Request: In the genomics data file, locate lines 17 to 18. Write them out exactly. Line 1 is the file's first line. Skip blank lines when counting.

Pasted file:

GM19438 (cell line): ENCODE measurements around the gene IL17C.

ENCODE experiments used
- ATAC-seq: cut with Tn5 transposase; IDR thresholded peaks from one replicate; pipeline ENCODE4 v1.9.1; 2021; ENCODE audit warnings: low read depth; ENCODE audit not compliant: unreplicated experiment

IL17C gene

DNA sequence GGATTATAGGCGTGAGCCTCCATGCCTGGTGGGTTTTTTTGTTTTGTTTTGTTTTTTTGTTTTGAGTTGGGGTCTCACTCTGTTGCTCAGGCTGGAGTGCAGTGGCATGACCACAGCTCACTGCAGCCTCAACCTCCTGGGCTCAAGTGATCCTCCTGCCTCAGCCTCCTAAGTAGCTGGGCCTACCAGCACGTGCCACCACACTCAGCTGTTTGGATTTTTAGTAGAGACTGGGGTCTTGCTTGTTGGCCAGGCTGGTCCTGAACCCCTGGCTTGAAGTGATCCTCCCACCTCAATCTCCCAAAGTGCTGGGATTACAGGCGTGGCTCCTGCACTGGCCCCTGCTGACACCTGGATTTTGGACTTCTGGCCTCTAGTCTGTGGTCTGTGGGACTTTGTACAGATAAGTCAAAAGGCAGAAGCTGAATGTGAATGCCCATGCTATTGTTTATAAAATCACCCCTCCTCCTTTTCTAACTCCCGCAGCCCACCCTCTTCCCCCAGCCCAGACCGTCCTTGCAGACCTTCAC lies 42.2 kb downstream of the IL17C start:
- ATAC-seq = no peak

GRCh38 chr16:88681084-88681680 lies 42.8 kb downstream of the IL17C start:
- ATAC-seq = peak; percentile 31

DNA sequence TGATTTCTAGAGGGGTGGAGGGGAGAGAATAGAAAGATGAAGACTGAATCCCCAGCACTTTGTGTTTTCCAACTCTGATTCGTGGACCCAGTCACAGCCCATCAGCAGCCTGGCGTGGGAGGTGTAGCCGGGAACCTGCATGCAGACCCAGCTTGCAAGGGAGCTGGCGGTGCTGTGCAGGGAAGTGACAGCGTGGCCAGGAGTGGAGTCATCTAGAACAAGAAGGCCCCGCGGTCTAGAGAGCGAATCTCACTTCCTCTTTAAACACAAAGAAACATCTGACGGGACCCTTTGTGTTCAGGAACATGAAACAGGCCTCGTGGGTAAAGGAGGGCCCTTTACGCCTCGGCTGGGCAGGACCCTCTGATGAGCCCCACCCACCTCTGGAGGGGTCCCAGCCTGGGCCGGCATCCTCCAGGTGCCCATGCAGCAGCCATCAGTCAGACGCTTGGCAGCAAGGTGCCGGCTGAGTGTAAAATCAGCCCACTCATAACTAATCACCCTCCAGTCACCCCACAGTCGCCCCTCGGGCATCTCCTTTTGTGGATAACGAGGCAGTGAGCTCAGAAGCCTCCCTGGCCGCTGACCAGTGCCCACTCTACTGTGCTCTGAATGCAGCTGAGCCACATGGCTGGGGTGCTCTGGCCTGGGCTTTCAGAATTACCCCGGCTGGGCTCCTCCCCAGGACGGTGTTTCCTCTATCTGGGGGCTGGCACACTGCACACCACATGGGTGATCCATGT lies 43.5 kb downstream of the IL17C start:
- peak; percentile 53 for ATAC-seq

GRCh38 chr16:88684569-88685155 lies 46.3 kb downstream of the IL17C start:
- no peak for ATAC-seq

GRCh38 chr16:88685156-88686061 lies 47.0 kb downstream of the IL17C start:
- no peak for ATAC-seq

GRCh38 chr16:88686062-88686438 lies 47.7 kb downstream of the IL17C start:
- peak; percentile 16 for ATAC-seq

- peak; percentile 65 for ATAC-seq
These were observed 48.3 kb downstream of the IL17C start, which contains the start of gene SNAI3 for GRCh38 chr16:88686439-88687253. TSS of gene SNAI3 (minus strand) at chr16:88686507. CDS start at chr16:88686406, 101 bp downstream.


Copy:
- peak; percentile 65 for ATAC-seq
These were observed 48.3 kb downstream of the IL17C start, which contains the start of gene SNAI3 for GRCh38 chr16:88686439-88687253. TSS of gene SNAI3 (minus strand) at chr16:88686507. CDS start at chr16:88686406, 101 bp downstream.